Mining & Energy
Mozambique authorises Capitol Resources to develop mining activities in Chiúta, Tete
RM (File photo)
Approximately 250 families affected by the electric power transmission line in the city of Maxixe and the district of Homoíne in Inhambane are threatening to re-occupy their land because of delays in the payment of compensation.
About three million meticais is needed to compensate these families who saw their assets sacrificed to make the project viable. Coconut palms, orange trees and other plants were felled in 2015 at the start of the project to extend electricity transmission lines from Maxixe to the village of Homoíne.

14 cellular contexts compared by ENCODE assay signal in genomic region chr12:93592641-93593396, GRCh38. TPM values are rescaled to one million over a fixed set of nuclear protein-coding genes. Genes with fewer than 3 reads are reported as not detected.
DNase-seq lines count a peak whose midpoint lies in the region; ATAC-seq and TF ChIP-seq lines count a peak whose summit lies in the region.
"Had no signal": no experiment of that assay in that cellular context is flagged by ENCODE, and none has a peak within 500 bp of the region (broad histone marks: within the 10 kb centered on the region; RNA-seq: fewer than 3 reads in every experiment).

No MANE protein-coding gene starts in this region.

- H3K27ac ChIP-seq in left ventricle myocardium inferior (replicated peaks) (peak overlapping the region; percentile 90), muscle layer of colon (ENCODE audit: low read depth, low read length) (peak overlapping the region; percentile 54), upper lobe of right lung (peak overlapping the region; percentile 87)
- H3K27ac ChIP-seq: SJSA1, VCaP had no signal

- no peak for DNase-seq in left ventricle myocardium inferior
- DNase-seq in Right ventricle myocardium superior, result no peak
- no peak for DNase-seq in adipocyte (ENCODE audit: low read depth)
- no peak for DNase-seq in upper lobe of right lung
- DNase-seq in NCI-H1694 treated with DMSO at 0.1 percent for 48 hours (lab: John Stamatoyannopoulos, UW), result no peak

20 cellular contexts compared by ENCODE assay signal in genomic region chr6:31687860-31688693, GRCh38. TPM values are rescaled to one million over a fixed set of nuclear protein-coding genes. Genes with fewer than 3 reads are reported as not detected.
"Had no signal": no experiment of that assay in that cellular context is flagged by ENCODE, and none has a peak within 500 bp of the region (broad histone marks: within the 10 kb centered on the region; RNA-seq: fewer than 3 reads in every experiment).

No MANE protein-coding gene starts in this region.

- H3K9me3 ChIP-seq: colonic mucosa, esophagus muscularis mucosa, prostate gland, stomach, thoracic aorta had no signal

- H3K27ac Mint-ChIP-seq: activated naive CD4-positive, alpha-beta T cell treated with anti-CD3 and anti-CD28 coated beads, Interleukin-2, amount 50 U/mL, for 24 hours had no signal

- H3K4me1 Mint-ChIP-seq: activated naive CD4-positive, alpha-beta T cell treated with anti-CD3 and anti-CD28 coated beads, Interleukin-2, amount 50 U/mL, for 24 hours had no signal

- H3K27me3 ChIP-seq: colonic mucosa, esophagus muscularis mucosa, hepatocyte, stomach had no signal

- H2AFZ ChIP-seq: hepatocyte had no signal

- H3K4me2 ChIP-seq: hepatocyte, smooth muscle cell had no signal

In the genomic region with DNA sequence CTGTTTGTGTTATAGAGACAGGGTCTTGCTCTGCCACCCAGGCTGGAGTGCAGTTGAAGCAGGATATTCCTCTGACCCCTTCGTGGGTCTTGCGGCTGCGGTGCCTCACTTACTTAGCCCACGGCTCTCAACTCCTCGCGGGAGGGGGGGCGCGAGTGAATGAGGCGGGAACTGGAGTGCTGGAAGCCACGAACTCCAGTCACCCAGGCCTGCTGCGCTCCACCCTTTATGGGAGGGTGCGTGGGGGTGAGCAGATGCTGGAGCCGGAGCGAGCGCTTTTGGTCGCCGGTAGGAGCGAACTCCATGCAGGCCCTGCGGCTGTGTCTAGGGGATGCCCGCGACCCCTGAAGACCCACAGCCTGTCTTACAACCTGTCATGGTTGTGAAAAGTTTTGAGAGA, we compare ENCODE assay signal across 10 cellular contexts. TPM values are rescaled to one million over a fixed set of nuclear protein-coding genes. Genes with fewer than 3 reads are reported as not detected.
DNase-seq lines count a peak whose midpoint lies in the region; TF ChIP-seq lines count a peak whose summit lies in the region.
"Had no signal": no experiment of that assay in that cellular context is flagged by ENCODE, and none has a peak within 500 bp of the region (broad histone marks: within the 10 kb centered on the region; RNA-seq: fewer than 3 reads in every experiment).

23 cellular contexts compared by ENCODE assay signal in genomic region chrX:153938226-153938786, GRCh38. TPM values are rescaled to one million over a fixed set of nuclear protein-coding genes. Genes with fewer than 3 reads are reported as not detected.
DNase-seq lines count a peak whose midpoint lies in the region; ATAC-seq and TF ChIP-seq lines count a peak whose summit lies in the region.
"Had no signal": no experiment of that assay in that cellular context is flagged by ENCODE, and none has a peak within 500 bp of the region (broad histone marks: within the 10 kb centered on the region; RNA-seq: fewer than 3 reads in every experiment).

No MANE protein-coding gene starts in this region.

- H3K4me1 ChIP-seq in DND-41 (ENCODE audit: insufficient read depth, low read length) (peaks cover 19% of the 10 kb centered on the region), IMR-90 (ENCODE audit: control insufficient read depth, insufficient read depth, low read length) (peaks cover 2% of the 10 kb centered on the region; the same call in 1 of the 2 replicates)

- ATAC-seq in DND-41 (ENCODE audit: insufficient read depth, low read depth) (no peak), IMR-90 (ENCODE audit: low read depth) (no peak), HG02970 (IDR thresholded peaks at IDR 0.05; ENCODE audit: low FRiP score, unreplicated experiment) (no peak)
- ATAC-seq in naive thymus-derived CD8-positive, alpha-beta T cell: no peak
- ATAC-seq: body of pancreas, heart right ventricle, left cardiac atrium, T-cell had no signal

Those affected are impatient with the delay.
“At first they had said that no proof was needed because the money was already there, it’s just a matter of you having your money in hand. Last year was also the same thing. What we are seeing is that money is there, but they don’t want to pay us. They promised us 6,400 meticais, for each palm tree, but they didn’t have the money, so they came to tell us that there was 1,500 for each palm tree and if we accepted that amount, it could be paid soon, but so far we are not seeing any results,” interviewees told Radio Mozambique.
Maxixe administrator John Muchine acknowledges delays in the payment of compensation and says that it is due to the financial crisis, but promises to settle the matter soon.Source: Rádio Moçambique
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